13. Loss of spent fuel pool cooling PRA: Model and results

    International Nuclear Information System (INIS)

    Siu, N.; Khericha, S.; Conroy, S.; Beck, S.; Blackman, H.

    1996-09-01

    This letter report documents models for quantifying the likelihood of loss of spent fuel pool cooling; models for identifying post-boiling scenarios that lead to core damage; qualitative and quantitative results generated for a selected plant that account for plant design and operational practices; a comparison of these results and those generated from earlier studies; and a review of available data on spent fuel pool accidents. The results of this study show that for a representative two-unit boiling water reactor, the annual probability of spent fuel pool boiling is 5 x 10 -5 and the annual probability of flooding associated with loss of spent fuel pool cooling scenarios is 1 x 10 -3 . Qualitative arguments are provided to show that the likelihood of core damage due to spent fuel pool boiling accidents is low for most US commercial nuclear power plants. It is also shown that, depending on the design characteristics of a given plant, the likelihood of either: (a) core damage due to spent fuel pool-associated flooding, or (b) spent fuel damage due to pool dryout, may not be negligible

  14. Highlights of the Customs Union

    Directory of Open Access Journals (Sweden)

    Alexander Vladimirovich Kharlov

    2012-12-01

    Full Text Available The authors summarize the main results of two years of the operation of the Customs Union in Belarus, Kazakhstan and Russia, which is hardly impressive in the aftermath of the global financial crisis and economic instability in Belarus. However, the authors stressed that it is too early to jump to conclusions about the effectiveness of the Customs Union. In addition, the structure of trade, working arrangements and the list of goods are changed. Separately it is analyzed the changing economic situation in Kazakhstan, where the increased influx of Russian investments are after joining the Customs Union fully operational. In different sectors of the domestic economy are active joint Kazakh-Russian companies because Kazakhstan has more attractive business environment, compared to Russia. Russian companies are interested in Kazakhstan and produce this product to sell back to Russia or Belarus. For Kazakhstan benefit is job creation, expansion of production base, increasing tax revenues, new investments.

  15. Results of the benchmark for blade structural models, part A

    DEFF Research Database (Denmark)

    Lekou, D.J.; Chortis, D.; Belen Fariñas, A.

    2013-01-01

    Task 2.2 of the InnWind.Eu project. The benchmark is based on the reference wind turbine and the reference blade provided by DTU [1]. "Structural Concept developers/modelers" of WP2 were provided with the necessary input for a comparison numerical simulation run, upon definition of the reference blade......A benchmark on structural design methods for blades was performed within the InnWind.Eu project under WP2 “Lightweight Rotor” Task 2.2 “Lightweight structural design”. The present document is describes the results of the comparison simulation runs that were performed by the partners involved within...

  16. Preliminary results of steel containment vessel model test

    International Nuclear Information System (INIS)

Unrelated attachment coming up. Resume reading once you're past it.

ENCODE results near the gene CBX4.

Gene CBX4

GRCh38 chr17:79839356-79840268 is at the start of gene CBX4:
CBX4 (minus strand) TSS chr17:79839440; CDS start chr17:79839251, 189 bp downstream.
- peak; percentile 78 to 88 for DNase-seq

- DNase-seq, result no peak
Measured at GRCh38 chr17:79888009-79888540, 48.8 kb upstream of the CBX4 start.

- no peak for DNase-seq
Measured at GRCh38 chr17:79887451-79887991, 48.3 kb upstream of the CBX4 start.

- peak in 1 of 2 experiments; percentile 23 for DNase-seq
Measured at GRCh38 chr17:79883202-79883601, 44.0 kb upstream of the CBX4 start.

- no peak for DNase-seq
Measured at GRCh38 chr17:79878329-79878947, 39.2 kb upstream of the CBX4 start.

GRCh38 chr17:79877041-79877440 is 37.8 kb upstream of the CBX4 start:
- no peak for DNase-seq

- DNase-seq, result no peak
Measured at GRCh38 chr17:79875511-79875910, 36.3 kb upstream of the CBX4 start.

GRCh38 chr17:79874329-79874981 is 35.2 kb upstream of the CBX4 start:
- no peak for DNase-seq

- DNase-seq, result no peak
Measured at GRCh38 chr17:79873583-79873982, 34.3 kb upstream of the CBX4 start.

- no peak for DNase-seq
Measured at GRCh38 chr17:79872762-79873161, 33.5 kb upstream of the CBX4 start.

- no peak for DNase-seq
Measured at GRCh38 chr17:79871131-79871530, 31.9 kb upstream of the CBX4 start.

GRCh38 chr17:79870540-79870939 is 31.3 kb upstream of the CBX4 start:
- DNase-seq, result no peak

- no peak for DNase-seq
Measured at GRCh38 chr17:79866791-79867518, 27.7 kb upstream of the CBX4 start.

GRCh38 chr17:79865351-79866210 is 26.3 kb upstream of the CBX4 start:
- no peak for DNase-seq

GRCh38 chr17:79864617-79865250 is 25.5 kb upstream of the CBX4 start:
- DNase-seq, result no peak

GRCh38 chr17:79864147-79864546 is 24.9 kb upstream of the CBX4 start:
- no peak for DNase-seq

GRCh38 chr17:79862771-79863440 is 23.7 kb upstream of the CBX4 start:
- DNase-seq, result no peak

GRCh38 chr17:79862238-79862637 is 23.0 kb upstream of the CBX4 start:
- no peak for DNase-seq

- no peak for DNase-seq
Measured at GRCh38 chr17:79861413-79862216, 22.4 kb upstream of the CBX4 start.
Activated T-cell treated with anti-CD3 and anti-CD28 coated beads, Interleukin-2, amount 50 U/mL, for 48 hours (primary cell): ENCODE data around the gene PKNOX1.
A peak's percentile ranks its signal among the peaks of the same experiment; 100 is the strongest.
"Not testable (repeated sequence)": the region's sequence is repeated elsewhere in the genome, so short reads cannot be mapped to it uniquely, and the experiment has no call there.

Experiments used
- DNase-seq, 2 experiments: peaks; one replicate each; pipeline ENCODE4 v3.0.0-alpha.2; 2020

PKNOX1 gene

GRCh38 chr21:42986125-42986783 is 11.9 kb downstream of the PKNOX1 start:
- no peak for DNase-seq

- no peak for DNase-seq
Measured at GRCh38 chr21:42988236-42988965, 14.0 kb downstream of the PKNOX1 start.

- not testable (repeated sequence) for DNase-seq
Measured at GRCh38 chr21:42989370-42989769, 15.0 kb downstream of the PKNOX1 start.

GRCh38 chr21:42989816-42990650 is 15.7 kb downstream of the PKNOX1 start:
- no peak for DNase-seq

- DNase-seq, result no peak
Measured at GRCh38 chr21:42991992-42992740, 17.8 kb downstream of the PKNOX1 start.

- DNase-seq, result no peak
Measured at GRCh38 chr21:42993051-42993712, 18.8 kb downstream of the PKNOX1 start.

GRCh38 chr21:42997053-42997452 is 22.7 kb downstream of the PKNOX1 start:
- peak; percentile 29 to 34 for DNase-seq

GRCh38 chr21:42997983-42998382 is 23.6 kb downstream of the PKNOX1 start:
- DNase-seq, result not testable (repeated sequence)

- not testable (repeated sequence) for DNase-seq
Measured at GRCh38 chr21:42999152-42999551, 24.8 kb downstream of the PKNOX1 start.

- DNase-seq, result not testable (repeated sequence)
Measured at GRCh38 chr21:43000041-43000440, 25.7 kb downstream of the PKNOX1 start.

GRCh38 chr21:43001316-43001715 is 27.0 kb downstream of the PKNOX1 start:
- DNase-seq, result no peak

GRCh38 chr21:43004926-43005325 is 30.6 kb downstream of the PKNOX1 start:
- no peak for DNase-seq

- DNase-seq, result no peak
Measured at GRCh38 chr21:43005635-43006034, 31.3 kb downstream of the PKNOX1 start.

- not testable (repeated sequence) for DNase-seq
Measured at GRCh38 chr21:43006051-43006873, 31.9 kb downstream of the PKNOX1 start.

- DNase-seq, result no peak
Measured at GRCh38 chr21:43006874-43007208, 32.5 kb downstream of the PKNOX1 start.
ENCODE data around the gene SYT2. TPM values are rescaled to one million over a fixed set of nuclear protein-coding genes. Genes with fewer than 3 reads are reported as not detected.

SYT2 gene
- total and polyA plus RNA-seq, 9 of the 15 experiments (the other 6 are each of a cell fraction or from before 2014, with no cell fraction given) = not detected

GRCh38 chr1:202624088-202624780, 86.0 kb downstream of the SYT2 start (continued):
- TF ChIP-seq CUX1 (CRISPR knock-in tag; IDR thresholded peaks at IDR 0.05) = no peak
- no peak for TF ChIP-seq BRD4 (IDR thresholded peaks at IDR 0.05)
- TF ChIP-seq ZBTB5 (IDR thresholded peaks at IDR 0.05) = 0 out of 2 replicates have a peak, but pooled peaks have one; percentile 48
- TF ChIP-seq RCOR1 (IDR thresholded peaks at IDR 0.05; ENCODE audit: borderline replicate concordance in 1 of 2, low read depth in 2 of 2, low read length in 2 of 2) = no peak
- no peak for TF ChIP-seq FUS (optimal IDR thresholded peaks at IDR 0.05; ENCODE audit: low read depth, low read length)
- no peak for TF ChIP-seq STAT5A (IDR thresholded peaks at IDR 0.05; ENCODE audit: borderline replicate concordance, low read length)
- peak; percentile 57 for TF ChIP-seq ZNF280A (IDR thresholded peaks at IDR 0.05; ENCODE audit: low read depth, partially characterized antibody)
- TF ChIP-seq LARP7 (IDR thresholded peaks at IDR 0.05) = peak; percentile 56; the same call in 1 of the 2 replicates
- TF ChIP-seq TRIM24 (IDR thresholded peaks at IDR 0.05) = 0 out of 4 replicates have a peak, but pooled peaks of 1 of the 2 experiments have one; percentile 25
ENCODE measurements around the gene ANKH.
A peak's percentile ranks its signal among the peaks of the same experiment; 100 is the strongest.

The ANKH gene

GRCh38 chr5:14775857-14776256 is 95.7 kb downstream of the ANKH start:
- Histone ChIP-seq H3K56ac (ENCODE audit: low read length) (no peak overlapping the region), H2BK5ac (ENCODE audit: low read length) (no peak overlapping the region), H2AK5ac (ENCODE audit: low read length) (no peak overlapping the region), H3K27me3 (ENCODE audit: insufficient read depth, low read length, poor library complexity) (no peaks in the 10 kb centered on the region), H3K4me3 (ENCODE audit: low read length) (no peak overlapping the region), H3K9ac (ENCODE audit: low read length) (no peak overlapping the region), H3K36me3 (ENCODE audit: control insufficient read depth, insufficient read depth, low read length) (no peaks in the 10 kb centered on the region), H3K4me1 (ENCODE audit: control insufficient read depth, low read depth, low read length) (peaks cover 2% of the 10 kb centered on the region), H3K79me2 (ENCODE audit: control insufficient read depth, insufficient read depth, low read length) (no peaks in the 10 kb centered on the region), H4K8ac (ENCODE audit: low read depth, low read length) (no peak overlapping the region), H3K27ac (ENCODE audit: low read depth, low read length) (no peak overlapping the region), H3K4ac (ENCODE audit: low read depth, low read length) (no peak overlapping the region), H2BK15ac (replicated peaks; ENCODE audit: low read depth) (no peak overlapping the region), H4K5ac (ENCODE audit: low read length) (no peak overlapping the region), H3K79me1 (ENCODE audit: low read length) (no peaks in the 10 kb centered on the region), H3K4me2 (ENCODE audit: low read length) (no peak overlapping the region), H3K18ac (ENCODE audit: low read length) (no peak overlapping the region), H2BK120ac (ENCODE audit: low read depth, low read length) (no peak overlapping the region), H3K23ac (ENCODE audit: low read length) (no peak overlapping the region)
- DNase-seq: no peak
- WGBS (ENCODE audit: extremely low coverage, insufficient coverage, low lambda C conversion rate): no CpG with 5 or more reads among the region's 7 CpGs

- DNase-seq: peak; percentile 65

Matsumoto, T.; Komine, K.; Arai, S.

    1997-01-01

    A high pressure test of a mixed-scaled model (1:10 in geometry and 1:4 in shell thickness) of a steel containment vessel (SCV), representing an improved boiling water reactor (BWR) Mark II containment, was conducted on December 11-12, 1996 at Sandia National Laboratories. This paper describes the preliminary results of the high pressure test. In addition, the preliminary post-test measurement data and the preliminary comparison of test data with pretest analysis predictions are also presented

  17. Highlights of Astronomy, Vol. 15

    Science.gov (United States)

    Corbett, Ian

    2010-11-01

    Preface; Part I. Gruber Cosmology Prize Lecture; Part II. Invited Discourses; Part III. Joint Discussions: 1. Dark matter in early-type galaxies Léon V. E. Koopmans and Tommaso Treu; 2. Diffuse light in galaxy clusters Magda Arnaboldi and Ortwin Gerhard; 3. Neutron stars - timing in extreme environments Tomaso Belloni, Mariano Méndez and Chengmin Zhang; 4. Progress in understanding the physics of Ap and related stars Margarida Cunha; 5. Modelling the Milky Way in the age of Gaia Annie C. Robin; 6. Time and astronomy Pascale Defraigne; 7. Astrophysical outflows and associated accretion phenomena Elisabete M. de Gouveia Dal Pino and Alex C. Raga; 8. Hot interstellar matter in elliptical galaxies Dong-Woo Kim and Silvia Pellegrini; 9. Are the fundamental constants varying with time? Paolo Molaro and Elisabeth Vangioni; 10. 3D views on cool stellar atmospheres - theory meets observation K. N. Nagendra, P. Bonifacio and H. G. Ludwig; 11. New advances in helio- and astero-seismology; 12. The first galaxies - theoretical predictions and observational clues; 13. Eta Carinae in the context of the most massive stars Theodore R. Gull and Augusto Damineli; 14. The ISM of galaxies in the far-infrared and sub-millimetre; 15. Magnetic fields in diffuse media Elisabete M. de Gouveia Dal Pino and Alex Lazarian; 16. IHY global campaign - whole heliosphere interval; Part IV. Special Sessions: SpS 1. IR and sub-mm spectroscopy - a new tool for studying stellar evolution Glenn Wahlgren, Hans Käufl and Florian Kerber; SpS 2. The international year of astronomy Pedro Russo, Catherine Cesarsky and Lars Lindberg Christensen; SpS 3. Astronomy in Antarctica in 2009 Michael G. Burton; SpS 4. Astronomy education between past and future J. P. De Greve; SpS 5. Accelerating the rate of astronomical discovery Ray P. Norris; SpS 6. Planetary systems as potential sites for life Régis Courtin, Alan Boss and Michel Mayor; SpS 7. Young stars, brown dwarfs, and protoplanetary disks Jane Gregorio